While preparing for this year’s Thanksgiving fest where I’ll be serving delicious Deep Fried turkey, I became interested in the origin of the succulent treat.
What is deep fried turkey?
“Frying whole turkeys is sort of the Southern version of making fondue. You have a lot of your friends over, you poke around in a pot of hot oil with some sticks, and then you pull out your dinner. Justin Wilson, of Cajun fame, recalls first seeing a turkey fry in Louisiana in the 1930s.”—Something Different: Deep-Fried Turkey, Beverly Bundy, St. Louis Dispatch, November 24, 1997 (Food p. 4)
What is a deep fried turkey you ask? Injected with marinade and cooked in 350 degree F peanut or other vegetable oil, deep-fried turkey is anything but greasy. The deep-frying process seals in the juices creating flavorful meat and tasty golden brown skin. Incredibly juicy on the interior and wonderfully crispy on the exterior, the explosion of flavor and contrasting textures has made it a favorite for barbecues, block parties, tailgating, holiday feasts and informal wedding receptions.
It seems I first heard about deep frying turkey about 15 years ago, then suddenly everyone and their brother was doing it. So what sparked this sudden phenomenon?
Roots in the Southern United States
Deep frying turkey has it’s origins in the Southern United States, namely Louisiana. I have heard there are a few restaurants in Southern Louisiana that became popular by injecting whole birds with a creole style marinade then dropping them in hot peanut oil. There had to be something bigger though to get the word out, Regional restaurants just do not have the reach to change a deep rooted tradition such as oven baked turkey.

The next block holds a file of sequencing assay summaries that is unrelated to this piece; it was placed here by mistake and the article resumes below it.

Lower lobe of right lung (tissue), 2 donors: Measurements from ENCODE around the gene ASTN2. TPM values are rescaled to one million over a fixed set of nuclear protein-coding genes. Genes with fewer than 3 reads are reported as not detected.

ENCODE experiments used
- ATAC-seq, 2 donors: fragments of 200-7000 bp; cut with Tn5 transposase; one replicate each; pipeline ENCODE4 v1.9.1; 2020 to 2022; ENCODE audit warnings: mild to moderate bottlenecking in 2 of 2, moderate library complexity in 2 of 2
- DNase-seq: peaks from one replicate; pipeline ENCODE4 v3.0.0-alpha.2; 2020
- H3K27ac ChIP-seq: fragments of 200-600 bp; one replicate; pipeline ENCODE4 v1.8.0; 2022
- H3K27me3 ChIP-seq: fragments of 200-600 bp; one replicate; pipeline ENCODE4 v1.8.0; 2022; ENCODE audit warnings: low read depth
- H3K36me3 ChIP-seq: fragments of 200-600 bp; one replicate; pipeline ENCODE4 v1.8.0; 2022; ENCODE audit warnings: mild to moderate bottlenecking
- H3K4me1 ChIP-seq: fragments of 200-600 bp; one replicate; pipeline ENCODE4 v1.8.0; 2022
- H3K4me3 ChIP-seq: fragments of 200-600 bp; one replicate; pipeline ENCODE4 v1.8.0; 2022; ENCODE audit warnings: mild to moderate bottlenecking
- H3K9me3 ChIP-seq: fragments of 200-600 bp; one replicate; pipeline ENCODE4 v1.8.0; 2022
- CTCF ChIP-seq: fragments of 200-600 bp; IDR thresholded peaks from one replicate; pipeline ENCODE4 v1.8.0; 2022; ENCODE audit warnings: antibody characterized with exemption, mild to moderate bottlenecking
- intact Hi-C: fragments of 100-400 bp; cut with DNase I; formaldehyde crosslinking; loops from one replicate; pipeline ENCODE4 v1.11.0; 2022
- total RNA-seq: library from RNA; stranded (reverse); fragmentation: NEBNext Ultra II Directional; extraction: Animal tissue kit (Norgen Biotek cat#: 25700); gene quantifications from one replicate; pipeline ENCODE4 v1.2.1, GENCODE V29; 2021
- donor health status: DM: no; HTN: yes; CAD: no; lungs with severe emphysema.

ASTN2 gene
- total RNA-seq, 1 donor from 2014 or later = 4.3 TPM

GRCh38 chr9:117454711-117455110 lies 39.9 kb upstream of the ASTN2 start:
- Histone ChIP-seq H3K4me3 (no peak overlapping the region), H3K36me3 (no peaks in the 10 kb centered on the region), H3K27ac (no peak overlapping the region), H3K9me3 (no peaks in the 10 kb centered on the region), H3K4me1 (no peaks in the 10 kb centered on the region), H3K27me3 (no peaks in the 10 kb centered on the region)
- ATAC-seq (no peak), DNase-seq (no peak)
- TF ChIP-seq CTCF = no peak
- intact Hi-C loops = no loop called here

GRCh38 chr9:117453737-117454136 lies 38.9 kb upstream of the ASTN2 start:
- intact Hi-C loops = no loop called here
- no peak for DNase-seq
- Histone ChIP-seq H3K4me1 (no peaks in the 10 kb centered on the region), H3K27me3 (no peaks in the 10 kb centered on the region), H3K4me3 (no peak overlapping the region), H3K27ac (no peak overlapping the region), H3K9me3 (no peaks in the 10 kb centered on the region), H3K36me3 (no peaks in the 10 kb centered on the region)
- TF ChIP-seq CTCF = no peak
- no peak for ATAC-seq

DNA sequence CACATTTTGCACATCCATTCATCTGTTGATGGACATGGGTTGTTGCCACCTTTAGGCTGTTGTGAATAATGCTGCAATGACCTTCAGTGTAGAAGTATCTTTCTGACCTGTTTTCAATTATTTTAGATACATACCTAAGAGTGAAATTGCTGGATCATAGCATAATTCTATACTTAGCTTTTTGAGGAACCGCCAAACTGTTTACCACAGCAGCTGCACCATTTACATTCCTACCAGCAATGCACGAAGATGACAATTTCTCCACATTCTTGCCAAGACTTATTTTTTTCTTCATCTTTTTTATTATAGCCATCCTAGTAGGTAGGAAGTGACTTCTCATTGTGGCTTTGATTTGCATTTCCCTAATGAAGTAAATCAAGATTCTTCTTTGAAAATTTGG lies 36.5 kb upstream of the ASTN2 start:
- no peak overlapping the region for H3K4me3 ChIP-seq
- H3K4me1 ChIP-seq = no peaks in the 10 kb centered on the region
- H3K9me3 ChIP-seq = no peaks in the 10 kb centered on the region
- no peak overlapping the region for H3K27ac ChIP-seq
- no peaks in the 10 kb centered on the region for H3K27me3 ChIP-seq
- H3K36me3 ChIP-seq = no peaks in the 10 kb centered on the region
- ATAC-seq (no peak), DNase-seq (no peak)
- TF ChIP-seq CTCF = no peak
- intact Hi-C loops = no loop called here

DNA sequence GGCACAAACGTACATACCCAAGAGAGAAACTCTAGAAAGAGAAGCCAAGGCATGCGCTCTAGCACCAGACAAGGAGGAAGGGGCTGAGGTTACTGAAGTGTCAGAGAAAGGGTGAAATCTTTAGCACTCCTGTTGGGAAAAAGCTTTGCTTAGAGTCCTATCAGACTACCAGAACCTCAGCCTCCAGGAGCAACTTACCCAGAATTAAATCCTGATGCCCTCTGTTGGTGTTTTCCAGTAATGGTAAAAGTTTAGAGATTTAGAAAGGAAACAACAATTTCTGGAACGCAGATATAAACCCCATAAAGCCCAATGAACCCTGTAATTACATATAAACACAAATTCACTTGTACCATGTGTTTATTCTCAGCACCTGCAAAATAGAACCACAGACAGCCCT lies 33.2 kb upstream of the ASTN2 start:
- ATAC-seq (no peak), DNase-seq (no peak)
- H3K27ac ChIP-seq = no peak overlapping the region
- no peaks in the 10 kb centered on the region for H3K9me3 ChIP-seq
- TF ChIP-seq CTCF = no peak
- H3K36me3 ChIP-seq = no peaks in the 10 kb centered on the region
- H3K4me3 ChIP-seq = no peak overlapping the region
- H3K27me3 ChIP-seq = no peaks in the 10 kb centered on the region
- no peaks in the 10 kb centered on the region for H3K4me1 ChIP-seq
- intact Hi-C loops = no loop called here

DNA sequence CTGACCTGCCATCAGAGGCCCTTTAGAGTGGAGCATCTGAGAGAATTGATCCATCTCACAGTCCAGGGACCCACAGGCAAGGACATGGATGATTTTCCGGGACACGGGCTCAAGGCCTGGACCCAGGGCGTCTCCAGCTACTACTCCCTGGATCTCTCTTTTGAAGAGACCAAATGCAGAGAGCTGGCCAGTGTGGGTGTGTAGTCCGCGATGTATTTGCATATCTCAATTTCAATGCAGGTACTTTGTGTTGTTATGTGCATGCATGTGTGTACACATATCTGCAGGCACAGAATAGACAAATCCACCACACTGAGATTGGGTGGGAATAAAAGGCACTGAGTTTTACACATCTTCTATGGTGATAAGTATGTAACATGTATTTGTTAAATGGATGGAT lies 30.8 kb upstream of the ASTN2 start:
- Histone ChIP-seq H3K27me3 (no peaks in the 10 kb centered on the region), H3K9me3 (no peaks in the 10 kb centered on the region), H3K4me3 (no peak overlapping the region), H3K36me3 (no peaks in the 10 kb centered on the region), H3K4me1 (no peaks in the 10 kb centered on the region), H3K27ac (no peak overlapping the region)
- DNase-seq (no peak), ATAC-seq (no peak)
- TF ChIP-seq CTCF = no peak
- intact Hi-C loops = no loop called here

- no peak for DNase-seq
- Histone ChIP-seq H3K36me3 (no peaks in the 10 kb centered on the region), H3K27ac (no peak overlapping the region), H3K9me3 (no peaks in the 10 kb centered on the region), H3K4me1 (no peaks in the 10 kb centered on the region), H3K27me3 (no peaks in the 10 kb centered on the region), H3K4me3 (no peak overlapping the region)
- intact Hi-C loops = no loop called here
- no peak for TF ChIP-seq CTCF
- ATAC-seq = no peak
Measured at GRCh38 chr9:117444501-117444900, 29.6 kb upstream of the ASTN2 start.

I thought maybe it was the new accessibility of large deep fryers such as the original Kamp Kooker marketed by Home Depot, or was it a favorite of celebrity chefs such as Emeril?
Why is it called Cajun if it’s not?
I started doing a little research on the internet, and although I only spent a few hours, it seems no exact year, restaurant, or person is connected to this particular style of cooking turkey. There is evidence that fried turkeys were cooked outdoors for large popular events (family reunions, charity dinners, church suppers, etc.) in the early years of the twentieth century.
Commonly thought of as a cajun tradition, I could find no direct ties to the acadien-cajun culture. In fact I found food historians generally agree that fried turkeys trace their roots to Bayou (Louisiana/Texas) creole cuisine. Recipes then migrated from Louisiana/Texas to Missouri, Tennessee, Georgia (peanut oil), and Washington D.C. before it forked northward toward Seattle and Vancouver.
The power of Martha Stewart
So here seems to be the magic bullet. I did find where Martha Stewart is given credit for taking the recipe to mainstream America in the early 90’s:
“Fried turkey has been all the rage at least for the last decade in New Orleans, and long before that it was a tradition in the bayou and throughout the South. Like many a vainglorious culinary mania before it, the national renown of fried turkeys can be traced directly to Martha Stewart, who plucked them from regional obscurity and put them in her magazine in 1996. “—It’s Treacherous, But Oh So Tasty; Fried-Turkey Fans Take the Risk, Annie Gowen, Washington Post, November 22, 2001 (p. B1)
If this is the case, it seems Martha may have created an entire industry. A typical setup including all the turkey fryer accessories can easily run $200-$300. I would say those folks and the peanut oil folks owe Martha a big thanks.